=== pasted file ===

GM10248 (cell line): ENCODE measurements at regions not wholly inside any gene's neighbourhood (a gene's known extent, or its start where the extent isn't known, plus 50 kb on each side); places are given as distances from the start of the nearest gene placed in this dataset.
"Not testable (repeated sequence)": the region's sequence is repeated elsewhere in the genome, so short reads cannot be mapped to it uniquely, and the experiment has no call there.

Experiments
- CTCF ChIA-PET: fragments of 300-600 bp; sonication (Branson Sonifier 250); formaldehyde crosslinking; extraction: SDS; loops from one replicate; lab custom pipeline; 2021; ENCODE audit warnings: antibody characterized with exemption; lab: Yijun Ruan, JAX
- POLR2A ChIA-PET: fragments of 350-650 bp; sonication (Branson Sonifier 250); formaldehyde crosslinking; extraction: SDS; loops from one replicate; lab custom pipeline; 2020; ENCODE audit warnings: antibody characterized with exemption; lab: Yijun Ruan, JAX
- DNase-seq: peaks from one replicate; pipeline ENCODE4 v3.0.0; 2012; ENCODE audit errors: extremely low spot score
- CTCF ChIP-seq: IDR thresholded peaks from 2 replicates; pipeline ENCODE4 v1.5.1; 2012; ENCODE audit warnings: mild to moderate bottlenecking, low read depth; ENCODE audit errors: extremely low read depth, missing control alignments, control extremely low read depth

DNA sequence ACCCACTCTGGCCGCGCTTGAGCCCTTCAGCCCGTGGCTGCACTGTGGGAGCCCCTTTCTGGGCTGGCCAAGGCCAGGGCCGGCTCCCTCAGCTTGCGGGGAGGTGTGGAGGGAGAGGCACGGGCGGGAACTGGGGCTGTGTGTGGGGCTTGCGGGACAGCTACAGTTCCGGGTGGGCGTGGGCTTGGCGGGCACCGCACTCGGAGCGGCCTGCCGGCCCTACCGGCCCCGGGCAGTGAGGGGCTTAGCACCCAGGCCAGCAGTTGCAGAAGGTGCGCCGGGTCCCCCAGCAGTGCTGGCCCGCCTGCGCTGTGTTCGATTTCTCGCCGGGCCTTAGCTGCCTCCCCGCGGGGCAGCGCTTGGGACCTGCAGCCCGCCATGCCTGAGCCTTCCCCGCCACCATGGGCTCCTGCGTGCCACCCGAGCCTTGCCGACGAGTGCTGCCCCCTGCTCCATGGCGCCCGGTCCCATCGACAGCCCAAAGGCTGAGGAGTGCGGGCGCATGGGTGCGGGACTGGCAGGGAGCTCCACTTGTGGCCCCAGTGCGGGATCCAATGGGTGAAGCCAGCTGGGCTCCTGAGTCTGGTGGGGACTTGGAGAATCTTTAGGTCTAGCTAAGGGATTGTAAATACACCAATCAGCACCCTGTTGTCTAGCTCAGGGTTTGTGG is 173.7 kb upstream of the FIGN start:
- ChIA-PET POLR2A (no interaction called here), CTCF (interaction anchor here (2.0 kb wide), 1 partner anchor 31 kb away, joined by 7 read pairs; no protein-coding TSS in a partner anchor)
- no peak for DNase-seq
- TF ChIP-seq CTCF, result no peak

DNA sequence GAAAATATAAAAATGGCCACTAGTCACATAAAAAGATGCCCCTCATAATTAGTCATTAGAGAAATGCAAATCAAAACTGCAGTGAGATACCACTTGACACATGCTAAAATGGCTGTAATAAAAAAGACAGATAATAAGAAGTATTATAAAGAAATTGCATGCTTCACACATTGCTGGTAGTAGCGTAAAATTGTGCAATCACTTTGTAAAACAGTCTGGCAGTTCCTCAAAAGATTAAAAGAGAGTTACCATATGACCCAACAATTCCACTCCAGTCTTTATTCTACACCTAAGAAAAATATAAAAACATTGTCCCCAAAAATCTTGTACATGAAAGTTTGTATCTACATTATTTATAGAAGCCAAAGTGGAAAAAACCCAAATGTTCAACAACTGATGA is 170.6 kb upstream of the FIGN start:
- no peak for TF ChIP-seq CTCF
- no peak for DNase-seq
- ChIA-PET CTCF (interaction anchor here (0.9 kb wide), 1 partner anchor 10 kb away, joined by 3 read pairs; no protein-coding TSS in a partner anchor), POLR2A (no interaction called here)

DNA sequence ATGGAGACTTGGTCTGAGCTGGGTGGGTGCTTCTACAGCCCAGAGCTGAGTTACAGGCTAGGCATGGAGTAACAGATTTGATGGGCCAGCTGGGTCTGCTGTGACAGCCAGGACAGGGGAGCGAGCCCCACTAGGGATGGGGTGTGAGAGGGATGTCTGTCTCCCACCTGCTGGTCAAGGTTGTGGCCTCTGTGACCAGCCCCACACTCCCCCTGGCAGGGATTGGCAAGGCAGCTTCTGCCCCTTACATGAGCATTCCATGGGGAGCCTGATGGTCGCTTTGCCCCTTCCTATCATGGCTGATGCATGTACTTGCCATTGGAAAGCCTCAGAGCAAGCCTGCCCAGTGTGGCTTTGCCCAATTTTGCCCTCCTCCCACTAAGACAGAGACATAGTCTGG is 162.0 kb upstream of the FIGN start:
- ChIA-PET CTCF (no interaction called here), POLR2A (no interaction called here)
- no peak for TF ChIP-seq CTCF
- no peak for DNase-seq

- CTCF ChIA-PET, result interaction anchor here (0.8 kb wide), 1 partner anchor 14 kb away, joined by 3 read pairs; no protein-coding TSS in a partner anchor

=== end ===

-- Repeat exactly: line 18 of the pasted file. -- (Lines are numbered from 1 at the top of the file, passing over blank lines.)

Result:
- no peak for TF ChIP-seq CTCF